Psychosis was a significant predictor of death, even after adjustment for antipsychotic use. This finding is consistent with a previous observation of a faster cognitive decline (21) and increased mortality (23) in patients with Alzheimer’s disease with psychotic features. This suggests that these patients live with a more aggressive Alzheimer’s disease phenotype, but the study of psychiatric symptoms and mortality in Alzheimer’s disease is complex. The psychotic phenomenon in Alzheimer’s patients does not occur in isolation and tends to develop in a constellation of symptoms that include agitation, aggression, sundowning, and inappropriate behavior across the spectrum of disease severity (29). Thus, the psychotic symptoms may co-occur with other disturbing behavioral symptoms that can lead to death (39). For example, agitation and aggression can lead to falls, which can cause head trauma or fractures, in turn leading to physical immobilization and subsequent increased risk of death. Aggression was also a risk factor for death when we examined the relationship between antipsychotic exposure and mortality (hazard ratio=1.30 (95% CI=1.01–1.67; see Table S4 in the online data supplement).
Extrapyramidal signs were an independent predictor of nursing home admission and death, consistent with previous studies (40, 41). Notably, extrapyramidal signs are frequent in patients with Alzheimer’s disease, and practically all will develop an extrapyramidal sign during the course of the disease (41). The presence of extrapyramidal signs can predispose patients to reduce their mobility, consequently increasing the risk of infections (e.g., pneumonia). The increased need for personal care in patients with extrapyramidal signs may also lead to nursing home admission. In this study, extrapyramidal signs were more frequent in patients taking conventional than atypical antipsychotics, but we did not examine the effect of the severity of the extrapyramidal signs (as distinct from their presence or absence) on mortality.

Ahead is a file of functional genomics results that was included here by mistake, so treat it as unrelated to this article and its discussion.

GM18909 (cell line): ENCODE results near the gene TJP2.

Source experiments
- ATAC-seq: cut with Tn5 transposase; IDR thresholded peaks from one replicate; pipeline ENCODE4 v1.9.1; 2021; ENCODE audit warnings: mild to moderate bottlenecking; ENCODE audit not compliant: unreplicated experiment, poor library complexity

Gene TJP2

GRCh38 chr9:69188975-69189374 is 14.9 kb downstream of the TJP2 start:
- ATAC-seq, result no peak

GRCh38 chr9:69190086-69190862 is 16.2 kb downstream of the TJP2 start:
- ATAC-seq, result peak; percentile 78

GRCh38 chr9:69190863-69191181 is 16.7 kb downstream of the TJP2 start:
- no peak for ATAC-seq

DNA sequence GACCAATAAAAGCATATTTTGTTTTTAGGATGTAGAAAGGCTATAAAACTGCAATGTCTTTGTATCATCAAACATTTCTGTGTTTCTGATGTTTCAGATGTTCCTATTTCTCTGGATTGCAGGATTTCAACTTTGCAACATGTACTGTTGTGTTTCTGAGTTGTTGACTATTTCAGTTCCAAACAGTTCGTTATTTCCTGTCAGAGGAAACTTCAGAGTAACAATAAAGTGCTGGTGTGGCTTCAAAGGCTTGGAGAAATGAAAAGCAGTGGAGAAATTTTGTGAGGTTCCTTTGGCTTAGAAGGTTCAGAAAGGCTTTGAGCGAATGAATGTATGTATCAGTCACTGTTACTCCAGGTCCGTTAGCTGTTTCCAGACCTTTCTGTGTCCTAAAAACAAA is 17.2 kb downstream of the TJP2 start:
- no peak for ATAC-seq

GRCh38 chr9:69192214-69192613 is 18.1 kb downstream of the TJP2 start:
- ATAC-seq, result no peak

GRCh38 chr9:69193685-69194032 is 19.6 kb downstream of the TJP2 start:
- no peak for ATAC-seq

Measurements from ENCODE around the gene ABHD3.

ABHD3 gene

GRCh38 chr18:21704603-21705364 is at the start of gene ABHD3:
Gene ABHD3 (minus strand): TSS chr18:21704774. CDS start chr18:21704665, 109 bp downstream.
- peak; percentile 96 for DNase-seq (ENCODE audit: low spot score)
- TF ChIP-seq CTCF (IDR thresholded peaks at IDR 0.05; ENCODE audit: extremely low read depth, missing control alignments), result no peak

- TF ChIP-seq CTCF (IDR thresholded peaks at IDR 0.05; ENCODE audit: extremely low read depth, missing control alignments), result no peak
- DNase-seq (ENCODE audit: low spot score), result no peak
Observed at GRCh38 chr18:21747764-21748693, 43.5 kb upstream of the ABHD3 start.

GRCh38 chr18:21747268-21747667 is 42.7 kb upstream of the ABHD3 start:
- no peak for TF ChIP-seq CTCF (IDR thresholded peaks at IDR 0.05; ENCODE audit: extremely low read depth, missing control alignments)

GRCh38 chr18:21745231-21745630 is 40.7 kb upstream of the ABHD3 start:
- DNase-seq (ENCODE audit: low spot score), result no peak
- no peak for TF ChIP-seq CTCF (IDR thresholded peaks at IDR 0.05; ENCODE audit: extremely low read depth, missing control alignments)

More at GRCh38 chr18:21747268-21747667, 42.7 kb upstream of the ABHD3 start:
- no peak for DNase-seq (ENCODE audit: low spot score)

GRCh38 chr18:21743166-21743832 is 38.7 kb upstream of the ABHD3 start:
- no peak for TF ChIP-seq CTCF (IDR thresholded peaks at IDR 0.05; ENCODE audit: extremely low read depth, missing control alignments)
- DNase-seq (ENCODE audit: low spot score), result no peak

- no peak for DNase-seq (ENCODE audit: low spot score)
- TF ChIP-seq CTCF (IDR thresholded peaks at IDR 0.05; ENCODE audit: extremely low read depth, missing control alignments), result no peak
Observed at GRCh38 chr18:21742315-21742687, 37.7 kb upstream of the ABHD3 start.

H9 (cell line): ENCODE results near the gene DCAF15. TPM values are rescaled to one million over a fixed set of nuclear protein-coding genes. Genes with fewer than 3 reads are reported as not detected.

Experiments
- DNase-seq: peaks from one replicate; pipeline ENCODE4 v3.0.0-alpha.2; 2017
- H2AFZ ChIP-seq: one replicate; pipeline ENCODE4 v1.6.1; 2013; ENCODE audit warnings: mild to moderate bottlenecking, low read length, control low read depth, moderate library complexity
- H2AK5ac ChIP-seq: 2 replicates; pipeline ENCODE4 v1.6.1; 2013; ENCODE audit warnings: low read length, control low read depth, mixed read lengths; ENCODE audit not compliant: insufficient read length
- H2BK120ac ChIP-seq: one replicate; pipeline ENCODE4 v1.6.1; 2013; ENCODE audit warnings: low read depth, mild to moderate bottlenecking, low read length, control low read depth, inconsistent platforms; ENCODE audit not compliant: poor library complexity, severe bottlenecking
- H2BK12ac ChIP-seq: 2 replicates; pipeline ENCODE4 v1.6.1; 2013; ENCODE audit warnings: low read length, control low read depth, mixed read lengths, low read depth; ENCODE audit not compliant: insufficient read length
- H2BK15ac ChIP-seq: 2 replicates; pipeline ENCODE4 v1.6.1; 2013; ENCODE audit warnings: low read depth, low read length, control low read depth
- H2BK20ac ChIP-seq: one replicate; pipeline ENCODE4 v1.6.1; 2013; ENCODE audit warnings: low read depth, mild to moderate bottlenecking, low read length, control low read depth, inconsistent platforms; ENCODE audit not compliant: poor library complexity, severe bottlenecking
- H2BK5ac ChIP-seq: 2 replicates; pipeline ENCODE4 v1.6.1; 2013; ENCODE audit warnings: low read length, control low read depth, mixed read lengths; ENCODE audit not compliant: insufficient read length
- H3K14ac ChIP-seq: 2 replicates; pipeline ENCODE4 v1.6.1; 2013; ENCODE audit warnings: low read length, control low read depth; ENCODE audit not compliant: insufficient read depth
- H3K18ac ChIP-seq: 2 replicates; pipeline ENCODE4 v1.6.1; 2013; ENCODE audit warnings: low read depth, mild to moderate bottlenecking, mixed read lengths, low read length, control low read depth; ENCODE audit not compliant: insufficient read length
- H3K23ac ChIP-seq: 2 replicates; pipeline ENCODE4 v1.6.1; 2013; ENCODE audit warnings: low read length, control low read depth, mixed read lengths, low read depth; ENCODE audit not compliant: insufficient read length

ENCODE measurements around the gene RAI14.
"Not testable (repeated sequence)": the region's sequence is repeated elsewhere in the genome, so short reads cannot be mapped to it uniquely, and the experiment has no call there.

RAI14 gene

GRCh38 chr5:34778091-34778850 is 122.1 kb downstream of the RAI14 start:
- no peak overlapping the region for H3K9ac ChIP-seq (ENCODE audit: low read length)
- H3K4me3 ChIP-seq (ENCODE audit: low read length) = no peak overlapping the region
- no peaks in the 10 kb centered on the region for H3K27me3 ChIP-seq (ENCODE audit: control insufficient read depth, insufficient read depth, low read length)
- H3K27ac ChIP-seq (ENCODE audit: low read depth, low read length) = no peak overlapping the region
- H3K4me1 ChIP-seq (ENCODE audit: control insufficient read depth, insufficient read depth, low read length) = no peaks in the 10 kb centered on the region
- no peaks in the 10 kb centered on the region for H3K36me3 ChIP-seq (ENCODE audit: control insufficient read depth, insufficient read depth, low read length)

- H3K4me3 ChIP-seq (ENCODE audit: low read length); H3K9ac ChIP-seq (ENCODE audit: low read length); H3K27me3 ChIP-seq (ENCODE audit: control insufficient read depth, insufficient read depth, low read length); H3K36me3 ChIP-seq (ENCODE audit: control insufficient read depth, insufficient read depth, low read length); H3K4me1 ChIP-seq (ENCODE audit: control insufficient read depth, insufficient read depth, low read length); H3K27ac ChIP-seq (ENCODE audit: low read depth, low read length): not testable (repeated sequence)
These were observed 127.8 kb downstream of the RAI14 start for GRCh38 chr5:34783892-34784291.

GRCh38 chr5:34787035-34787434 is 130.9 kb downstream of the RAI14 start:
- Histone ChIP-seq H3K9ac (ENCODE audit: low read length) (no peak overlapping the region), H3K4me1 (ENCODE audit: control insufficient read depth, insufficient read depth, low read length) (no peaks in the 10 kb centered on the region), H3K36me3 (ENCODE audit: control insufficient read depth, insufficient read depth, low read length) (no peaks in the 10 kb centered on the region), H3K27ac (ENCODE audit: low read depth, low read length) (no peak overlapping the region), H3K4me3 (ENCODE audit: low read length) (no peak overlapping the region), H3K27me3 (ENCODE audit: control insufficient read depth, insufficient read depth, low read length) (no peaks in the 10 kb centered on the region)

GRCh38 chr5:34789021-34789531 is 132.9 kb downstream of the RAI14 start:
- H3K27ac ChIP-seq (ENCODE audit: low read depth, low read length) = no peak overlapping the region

The study of factors related to mortality in patients with Alzheimer’s disease is complex, with multiple factors converging to increase the risks of nursing home admission and death. In this outpatient-based population with mild to moderate dementia, exposure to antipsychotics was not associated with an increased risk of nursing home admission after the presence of disruptive behaviors was taken into account. Rather, it was the psychotic/agitated phenotype that emerged as a critical factor influencing the natural and treated history of Alzheimer’s disease.